Cengage Advantage Books: Liberty, Equality, Power: A History of the American People, Compact

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Cengage Learning, May 24, 2007 - History - 1416 pages
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A highly respected, balanced, and thoroughly modern approach to U.S. History, LIBERTY, EQUALITY, POWER uses these three themes in a unique approach to show how the United States was transformed, in a relatively short time, from a land inhabited by hunter-gatherer and agricultural Native American societies into the most powerful industrial nation on earth. This approach helps students understand not only the impact of the notions of liberty and equality, which are often associated with the American story, but also how dominant and subordinate groups have affected and been affected by the ever-shifting balance of power. The text integrates the best of recent social and cultural scholarship into a political story, offering students the most comprehensive and complete understanding of American history available. The Compact Version is part of the Cengage Advantage Books program, which offers our Comprehensive text in a lower-cost format. This black and white version of the text includes eight 4-page color map inserts to bring the regions to life. While the compact version includes fewer photos than the Comprehensive version, it offers plenty of resources to make the course visual and exciting for students. In addition, students will have access to the Book Companion Website that offers quizzing, interactive maps, interactive timelines, and simulations. (Single volume contains Chapters 1-31, VOLUME I: TO 1877 contains Chapters 1-17, VOLUME II: SINCE 1863 contains Chapters 17-31).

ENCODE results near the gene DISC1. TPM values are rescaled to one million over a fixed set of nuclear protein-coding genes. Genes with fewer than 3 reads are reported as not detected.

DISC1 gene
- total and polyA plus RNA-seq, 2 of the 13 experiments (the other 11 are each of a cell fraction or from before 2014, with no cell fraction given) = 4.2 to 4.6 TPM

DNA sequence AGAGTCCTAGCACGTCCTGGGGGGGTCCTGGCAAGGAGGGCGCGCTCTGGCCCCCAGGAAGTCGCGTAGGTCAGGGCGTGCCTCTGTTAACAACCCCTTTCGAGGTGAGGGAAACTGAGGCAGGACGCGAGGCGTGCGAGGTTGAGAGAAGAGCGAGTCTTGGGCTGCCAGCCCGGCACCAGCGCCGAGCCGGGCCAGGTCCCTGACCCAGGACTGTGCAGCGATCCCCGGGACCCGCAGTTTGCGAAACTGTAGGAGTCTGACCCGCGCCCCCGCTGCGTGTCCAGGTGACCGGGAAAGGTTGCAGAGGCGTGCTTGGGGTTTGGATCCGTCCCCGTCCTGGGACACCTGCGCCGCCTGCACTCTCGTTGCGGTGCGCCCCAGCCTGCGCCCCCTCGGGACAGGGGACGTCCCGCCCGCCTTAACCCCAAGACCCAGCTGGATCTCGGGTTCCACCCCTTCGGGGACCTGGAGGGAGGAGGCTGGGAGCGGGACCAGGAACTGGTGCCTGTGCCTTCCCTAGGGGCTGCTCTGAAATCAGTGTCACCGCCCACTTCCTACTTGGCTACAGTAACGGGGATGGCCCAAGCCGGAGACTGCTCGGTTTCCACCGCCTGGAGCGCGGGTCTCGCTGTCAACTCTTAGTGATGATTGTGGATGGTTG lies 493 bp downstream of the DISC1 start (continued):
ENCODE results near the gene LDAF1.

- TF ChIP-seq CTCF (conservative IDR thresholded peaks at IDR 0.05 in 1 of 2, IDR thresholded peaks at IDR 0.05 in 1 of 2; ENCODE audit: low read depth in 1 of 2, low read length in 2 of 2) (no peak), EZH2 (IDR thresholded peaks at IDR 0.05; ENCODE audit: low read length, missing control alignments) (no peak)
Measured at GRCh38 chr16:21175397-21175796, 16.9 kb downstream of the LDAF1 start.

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About the author (2007)

John M. Murrin studies American colonial and revolutionary history and the early republic. He has edited one multivolume series and five books, including two essay collections, COLONIAL AMERICA: ESSAYS IN POLITICS AND SOCIAL DEVELOPMENT, Sixth Edition (2010), and SAINTS AND REVOLUTIONARIES: ESSAYS IN EARLY AMERICAN HISTORY (1984). His own essays range from ethnic tensions, the early history of trial by jury, the emergence of the legal profession, and the political culture of the colonies and the new nation, to the rise of professional baseball and college football in the nineteenth century. He served as president of the Society for Historians of the Early American Republic in 1998-1999.

Paul E. Johnson is a specialist in early national social history. He is also the author of SAM PATCH, THE FAMOUS JUMPER (2003); A SHOPKEEPERS MILLENNIUM: SOCIETY AND REVIVALS IN ROCHESTER, NEW YORK, 1815-1837 (1978); co-author (with Sean Wilentz) of THE KINGDOM OF MATTHIAS: SEX AND SALVATION IN 19TH-CENTURY AMERICA (1994); and editor of AFRICAN-AMERICAN CHRISTIANITY: ESSAYS IN HISTORY (1994). He has been awarded the Merle Curti Prize of the Organization of American Historians (1980), a National Endowment for the Humanities-American Antiquarian Society Fellowship (1985), a John Simon Guggenheim Memorial Fellowship (1995), and a Gilder Lehrman Fellowship (2001). He is the author of Chapters 7-12.

James M. McPherson is the author of Battle Cry of Freedom: The Civil War Era, which won a Pulitzer Prize in history, and For Cause and Comrades: Why Men Fought in the Civil War, a Lincoln Prize winner. He is the George Henry Davis Professor of American History at Princeton University in New Jersey, where he also lives. His newest book, entitled Abraham Lincoln, celebrates the 200th anniversary of Lincoln's birth with a short, but detailed look at this president's life.

Gary Gerstle is the James G. Stahlman Professor of American History at Vanderbilt University. A historian of the twentieth-century United States, he is the author, co-author, and co-editor of six books, and the author of more than thirty articles. His books include WORKING-CLASS AMERICANISM: THE POLITICS OF LABOR IN A TEXTILE CITY, 1914-1960 (1989); AMERICAN CRUCIBLE: RACE AND NATION IN THE TWENTIETH CENTURY (2001), winner of the Saloutos Prize for the best work in immigration and ethnic history; THE RISE AND FALL OF THE NEW DEAL ORDER, 1930-1980 (1989); and RULING AMERICA: WEALTH AND POWER IN A DEMOCRACY (2005). He has served on the board of editors of both the JOURNAL OF AMERICAN HISTORY and the AMERICAN HISTORICAL REVIEW. His honors include a National Endowment for the Humanities Fellowship, a John Simon Guggenheim Memorial Fellowship, and membership in the Society of American Historians.

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